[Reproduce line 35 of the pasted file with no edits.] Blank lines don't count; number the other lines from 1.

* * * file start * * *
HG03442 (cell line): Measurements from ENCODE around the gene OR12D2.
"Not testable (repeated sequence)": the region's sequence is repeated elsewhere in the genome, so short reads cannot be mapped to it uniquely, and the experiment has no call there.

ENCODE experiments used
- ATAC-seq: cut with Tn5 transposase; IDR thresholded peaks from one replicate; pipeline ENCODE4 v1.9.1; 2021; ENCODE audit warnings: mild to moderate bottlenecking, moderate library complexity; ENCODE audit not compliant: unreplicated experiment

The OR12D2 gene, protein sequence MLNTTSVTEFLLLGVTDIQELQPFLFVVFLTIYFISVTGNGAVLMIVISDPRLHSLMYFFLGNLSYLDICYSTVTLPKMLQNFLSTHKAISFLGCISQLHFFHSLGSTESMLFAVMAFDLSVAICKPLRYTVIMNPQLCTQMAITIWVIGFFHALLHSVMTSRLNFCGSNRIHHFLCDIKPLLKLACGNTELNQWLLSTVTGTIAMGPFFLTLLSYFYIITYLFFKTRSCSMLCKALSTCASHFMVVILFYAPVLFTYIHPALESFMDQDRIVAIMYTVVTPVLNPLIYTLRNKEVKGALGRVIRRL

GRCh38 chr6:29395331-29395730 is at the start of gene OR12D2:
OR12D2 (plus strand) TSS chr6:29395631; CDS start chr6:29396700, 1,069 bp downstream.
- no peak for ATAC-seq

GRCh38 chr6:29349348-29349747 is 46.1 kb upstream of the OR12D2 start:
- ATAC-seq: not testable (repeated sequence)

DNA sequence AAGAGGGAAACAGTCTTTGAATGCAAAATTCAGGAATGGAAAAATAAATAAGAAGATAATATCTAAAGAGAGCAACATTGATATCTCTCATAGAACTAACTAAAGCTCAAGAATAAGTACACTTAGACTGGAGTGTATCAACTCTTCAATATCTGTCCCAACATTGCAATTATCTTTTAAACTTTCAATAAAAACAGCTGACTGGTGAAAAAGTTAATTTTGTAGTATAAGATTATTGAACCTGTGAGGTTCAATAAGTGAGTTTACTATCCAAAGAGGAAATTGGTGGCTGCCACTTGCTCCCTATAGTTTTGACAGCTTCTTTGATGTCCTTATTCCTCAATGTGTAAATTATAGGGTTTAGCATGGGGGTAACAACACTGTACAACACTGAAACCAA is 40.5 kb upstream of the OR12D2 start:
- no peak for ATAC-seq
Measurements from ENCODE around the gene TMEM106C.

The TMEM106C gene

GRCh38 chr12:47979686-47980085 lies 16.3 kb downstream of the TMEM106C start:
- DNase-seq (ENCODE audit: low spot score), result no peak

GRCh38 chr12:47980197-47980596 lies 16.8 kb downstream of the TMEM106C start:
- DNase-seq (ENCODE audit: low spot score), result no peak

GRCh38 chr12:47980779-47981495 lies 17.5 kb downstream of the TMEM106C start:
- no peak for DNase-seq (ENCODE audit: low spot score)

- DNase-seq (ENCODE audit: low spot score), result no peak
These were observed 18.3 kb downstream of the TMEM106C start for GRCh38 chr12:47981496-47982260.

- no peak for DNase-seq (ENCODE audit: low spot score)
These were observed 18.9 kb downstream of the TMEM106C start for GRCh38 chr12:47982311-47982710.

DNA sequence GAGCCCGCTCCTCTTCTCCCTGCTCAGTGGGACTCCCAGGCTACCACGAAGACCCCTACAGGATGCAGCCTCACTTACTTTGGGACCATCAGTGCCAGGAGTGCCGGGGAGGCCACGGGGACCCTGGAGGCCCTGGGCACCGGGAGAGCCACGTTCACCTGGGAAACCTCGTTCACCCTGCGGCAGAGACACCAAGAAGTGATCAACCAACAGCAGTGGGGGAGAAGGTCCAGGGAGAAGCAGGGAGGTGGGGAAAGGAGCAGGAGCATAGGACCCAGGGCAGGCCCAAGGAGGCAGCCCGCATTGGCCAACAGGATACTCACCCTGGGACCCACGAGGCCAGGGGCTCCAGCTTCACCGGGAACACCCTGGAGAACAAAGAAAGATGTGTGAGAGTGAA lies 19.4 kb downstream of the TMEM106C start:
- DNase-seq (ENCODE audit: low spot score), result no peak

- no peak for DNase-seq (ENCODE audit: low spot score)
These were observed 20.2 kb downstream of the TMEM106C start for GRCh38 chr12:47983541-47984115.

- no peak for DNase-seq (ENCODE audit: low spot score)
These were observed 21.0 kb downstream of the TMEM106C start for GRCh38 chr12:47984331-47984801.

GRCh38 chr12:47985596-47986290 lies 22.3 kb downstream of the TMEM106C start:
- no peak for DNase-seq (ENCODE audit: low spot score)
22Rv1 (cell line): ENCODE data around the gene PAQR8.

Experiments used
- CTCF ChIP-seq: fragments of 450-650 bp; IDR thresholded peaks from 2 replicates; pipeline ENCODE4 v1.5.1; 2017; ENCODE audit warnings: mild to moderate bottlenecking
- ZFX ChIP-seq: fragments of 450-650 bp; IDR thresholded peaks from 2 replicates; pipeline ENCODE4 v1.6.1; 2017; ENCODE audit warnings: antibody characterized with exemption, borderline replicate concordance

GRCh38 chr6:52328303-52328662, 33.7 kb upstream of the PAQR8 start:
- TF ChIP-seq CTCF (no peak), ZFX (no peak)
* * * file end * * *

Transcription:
- CTCF ChIP-seq: fragments of 450-650 bp; IDR thresholded peaks from 2 replicates; pipeline ENCODE4 v1.5.1; 2017; ENCODE audit warnings: mild to moderate bottlenecking